Extract From Kevin's ' Remaining Human '
H.M.P.WORMWOOD SCRUBS JUNE 1987- JANUARY 1989
So there stood I, twenty-one years old, caged for life. Never will I accept this crime against my name, surely when they realize the truth they will set me free? How naive my mind was then as I stood in a cell within the hospital wing on suicidal watch, for it would not do if one newly sentenced were to dispose of oneself, thus cheating the cutthroats of justice and their retribution.
Then I had a real problem with the mere sight of authority, I thought them offensive to my sight, thus acted as such, I thought it an offense to acknowledge my name in case they thought me familiar. I totally and utterly went against this authority, I should not be here to be oppressed nor addressed by figures of suspicion. I was lost in a wail of protest lamenting my tale of grief to letters and letters, and more letters. Authority then began punishing me by placing me on charges, or G.O.A.D.: Good order and discipline:
I would not and still do not to this day take any interest in the conditions of the cells I am entombed within. To me a cell is a shell, cold and bleak, not somewhere one makes comfortable, others did, but not I, I could not, thus my cell started to breed contention and for me became a statement of my innocence. "I will endure," that was freedom alight with warmth and joy. But then I was far from comfortable, lost was I in a mist of isolation, but content and secure in the strength of my protestation.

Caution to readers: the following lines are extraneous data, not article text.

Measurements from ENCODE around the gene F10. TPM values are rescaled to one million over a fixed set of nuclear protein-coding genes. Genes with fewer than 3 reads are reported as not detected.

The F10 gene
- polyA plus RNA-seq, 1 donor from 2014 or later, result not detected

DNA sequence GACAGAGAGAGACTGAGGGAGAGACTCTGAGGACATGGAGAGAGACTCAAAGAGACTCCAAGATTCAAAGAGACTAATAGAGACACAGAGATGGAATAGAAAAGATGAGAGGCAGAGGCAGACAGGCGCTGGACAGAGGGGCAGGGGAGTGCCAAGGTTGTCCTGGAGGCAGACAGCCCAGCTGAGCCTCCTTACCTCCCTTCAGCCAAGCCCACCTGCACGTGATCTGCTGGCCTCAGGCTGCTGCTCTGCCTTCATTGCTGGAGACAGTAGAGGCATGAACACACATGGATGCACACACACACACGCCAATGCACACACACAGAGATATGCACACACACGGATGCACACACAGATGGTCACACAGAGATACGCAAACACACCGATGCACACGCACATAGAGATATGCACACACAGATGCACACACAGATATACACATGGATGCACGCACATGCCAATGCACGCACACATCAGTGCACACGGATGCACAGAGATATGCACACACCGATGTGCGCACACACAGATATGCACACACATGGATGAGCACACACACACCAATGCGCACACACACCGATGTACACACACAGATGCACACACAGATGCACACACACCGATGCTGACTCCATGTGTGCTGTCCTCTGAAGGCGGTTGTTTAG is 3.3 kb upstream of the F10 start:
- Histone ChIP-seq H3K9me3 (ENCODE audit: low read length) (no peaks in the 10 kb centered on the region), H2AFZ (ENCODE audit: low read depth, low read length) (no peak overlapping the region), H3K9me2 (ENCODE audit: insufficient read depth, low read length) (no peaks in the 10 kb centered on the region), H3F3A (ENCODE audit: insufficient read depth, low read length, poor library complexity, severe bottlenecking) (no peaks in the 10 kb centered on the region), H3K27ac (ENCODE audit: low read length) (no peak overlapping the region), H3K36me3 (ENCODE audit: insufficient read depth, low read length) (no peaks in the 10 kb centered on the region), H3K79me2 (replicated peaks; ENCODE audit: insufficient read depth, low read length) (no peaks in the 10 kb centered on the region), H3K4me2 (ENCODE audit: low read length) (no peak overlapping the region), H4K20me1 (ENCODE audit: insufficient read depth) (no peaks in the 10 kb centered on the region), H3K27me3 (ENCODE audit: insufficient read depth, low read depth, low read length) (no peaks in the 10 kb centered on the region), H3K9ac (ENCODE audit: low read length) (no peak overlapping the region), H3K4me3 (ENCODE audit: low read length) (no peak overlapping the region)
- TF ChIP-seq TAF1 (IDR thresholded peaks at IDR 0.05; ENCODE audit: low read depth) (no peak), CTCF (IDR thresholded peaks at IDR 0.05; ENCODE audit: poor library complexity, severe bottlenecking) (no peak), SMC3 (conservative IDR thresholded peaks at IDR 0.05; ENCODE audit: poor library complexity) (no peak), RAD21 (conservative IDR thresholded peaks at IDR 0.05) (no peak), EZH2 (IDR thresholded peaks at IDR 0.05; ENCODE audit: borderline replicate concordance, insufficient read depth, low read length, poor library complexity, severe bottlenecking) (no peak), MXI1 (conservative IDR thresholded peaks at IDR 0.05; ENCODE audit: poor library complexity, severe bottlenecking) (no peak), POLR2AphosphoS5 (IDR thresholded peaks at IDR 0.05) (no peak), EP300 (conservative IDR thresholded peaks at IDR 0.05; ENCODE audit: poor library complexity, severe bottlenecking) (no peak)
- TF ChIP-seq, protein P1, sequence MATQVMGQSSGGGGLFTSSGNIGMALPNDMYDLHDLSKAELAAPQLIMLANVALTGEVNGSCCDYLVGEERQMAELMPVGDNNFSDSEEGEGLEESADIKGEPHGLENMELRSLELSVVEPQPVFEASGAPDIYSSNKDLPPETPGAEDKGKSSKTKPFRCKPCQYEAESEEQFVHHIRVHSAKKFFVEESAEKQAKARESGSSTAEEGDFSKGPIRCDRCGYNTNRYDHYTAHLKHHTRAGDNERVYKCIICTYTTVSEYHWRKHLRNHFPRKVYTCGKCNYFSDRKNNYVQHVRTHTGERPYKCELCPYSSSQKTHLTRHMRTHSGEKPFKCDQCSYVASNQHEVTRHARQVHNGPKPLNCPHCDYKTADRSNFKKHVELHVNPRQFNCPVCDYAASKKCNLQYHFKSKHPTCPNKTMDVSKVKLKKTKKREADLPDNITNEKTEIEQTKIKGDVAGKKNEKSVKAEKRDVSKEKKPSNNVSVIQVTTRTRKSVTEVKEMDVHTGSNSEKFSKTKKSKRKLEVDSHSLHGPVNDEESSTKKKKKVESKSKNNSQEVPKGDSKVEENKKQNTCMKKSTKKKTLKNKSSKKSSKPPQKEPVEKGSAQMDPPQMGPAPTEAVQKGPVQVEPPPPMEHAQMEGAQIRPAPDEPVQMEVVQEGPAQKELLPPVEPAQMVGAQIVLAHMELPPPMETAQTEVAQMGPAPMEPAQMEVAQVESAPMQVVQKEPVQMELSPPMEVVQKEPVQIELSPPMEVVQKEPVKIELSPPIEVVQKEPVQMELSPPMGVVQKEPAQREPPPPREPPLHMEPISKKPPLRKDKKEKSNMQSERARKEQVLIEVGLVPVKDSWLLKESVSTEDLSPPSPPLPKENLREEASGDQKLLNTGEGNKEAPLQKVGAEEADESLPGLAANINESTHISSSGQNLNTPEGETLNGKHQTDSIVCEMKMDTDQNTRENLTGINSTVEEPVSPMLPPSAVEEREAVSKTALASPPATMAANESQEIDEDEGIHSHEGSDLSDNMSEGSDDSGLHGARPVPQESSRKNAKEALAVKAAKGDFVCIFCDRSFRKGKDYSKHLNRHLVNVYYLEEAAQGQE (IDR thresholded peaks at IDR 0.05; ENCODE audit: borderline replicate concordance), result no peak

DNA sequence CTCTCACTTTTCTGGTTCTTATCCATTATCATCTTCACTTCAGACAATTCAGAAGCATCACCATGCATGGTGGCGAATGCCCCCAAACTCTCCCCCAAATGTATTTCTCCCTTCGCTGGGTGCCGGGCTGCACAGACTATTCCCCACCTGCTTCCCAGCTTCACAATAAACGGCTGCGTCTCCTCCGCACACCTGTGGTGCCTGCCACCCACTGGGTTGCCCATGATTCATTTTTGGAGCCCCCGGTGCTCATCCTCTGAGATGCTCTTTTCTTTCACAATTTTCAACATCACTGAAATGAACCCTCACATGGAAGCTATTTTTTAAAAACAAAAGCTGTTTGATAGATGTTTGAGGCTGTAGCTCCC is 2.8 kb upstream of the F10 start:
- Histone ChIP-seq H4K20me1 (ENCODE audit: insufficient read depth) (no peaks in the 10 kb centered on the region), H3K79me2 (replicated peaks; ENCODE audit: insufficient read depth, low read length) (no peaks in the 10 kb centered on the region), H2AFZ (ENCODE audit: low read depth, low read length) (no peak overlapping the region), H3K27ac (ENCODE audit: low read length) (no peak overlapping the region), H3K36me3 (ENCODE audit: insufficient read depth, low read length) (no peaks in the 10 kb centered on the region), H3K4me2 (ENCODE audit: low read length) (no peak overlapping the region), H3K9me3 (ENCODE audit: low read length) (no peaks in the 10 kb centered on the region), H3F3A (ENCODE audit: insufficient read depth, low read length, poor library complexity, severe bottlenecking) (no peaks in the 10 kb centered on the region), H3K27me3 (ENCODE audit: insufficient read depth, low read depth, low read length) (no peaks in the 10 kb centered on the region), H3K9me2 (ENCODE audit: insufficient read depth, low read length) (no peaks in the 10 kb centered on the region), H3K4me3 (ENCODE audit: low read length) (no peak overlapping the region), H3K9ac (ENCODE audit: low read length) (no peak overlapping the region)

I would take great comfort in attending mass on a Sunday and eventually with the help of a great man, Father Hugh Sinclair, began to take a more stable approach in my protestations. I started attending the chapel a few times a week and started playing in the choir, no, I was not perceiving myself as an angel. It was just silent warmth that comforted me in many ways that was needed at that time. This man with the help of one of the Birmingham 6 sort of took me under their wing and began changing my approach, trying to scale my wildness down a bit, for I fully admit I was wild in my insistence of innocence, but I knew no other way. I told them I was innocent, but they listened not, rather they used it against me, thus authority was blaming me, labeling me a liar.